This is how the Russian press sees Hungary and the Hungarian government

2022-01-10

While much of the Western press has a negative view of the Hungarian government, Russian media is almost exclusively positive about the Hungarian government's actions. To help understand this contradiction, Political Capital's latest study, which includes a detailed content analysis of Russian-language media coverage of Hungary, provides a comprehensive consideration of this issue.

In Russian media space, most of the influential Russian-language media outlets with wide public reach are directly or indirectly controlled by the Kremlin. Therefore, articles reporting and evaluating Hungarian government decisions in this media space are essentially a reflection of the Kremlin leadership's attitude towards its Hungarian partners. According to the study, this attitude is positive: in Russian media space, the Hungarian government does not need to fear "attacks".

The study, which uses qualitative methods, narrative analysis and fact-checking, concludes that the positive attitude of the Russian media is largely determined by the Hungarian government's political-ideological proximity to that of the Putin regime. Researchers also found that Russian media perceive the Hungarian government's actions almost exclusively in the European or Ukrainian context, and local opinion polls show that the public pays little attention to Hungary. All this suggests that Russian government propaganda basically sees Hungary and the Hungarian government as an instrument in its own aggressive foreign policy toolkit.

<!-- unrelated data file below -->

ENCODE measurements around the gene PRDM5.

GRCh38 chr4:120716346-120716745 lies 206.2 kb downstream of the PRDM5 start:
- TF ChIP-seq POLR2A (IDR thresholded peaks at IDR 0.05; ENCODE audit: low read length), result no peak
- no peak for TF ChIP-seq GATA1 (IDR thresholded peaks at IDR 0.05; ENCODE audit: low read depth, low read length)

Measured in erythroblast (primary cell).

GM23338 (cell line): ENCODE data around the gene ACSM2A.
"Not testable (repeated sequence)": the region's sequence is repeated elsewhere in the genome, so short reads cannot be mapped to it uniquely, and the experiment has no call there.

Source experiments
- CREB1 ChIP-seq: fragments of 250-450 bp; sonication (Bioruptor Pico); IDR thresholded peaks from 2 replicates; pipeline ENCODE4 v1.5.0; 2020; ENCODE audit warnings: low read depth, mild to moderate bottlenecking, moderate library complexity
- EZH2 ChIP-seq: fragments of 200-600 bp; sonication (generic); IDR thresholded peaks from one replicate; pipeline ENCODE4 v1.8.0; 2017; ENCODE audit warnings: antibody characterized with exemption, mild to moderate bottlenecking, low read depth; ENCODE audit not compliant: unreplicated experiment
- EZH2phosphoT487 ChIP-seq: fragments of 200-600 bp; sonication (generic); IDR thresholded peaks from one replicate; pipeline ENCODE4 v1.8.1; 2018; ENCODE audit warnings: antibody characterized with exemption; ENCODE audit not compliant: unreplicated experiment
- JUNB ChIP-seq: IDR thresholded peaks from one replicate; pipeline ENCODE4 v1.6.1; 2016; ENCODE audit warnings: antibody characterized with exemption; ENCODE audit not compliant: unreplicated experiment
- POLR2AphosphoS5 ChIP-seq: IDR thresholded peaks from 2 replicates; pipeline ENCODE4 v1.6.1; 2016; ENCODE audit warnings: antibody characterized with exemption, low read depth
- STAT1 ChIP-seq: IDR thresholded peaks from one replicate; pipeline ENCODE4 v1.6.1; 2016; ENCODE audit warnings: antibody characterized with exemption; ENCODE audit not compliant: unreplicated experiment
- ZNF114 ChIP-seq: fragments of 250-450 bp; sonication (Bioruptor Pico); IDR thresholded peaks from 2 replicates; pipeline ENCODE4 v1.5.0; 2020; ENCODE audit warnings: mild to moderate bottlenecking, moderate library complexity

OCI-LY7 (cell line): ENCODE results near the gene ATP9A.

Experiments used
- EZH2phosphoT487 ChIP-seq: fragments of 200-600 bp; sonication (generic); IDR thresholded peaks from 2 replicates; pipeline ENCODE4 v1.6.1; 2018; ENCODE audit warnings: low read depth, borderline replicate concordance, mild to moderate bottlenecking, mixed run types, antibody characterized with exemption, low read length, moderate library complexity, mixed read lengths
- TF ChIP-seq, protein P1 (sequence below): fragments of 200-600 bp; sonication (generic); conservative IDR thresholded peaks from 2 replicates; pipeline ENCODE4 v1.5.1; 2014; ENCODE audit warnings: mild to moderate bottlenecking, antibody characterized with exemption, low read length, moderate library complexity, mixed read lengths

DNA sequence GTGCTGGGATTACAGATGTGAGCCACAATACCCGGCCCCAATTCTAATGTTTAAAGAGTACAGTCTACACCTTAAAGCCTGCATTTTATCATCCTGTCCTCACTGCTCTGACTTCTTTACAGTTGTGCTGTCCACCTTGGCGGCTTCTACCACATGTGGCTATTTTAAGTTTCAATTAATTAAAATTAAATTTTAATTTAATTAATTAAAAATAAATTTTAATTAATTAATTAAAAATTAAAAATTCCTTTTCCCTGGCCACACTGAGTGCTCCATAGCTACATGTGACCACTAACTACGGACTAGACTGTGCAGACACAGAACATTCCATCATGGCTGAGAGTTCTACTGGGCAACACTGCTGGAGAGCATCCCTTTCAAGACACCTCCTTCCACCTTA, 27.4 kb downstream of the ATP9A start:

Main findings of the study

  • Supporting Russia’s attempt to break out of the diplomatic isolation. While the Hungarian government often accuses Western media of attacks against Hungary, it has absolutely no reason to fear such "attacks" from the mainstream Russian press, where media outlets mostly convey a positive or neutral image of the country and the current Hungarian government. The presentation of the Hungarian government's very friendly policy towards Russia is useful for the Kremlin because it can counter concerns about Russia's isolation from the West with the friendly attitude of an EU and NATO member state. In this respect, the Hungarian government receives a lot of attention in Russian media, where the overwhelmingly positive news, opinions and assessments of Viktor Orbán and his government's policy towards Russia are frequently reported. However, this harmony is broken by the Kremlin's mouthpieces whenever it suits the Putin regime: for example, on the occasion of the 50th anniversary of the 1956 Hungarian Revolution, Rossiya 1 television branded the uprising as the first colour revolution, while Sputnik International's online columns called on Hungary to veto EU sanctions against Russia. Another prime example was presented in the infamous "tank scandal" triggered by an article in Hídfő in 2014 that falsely asserted Hungary was providing tanks to Ukraine.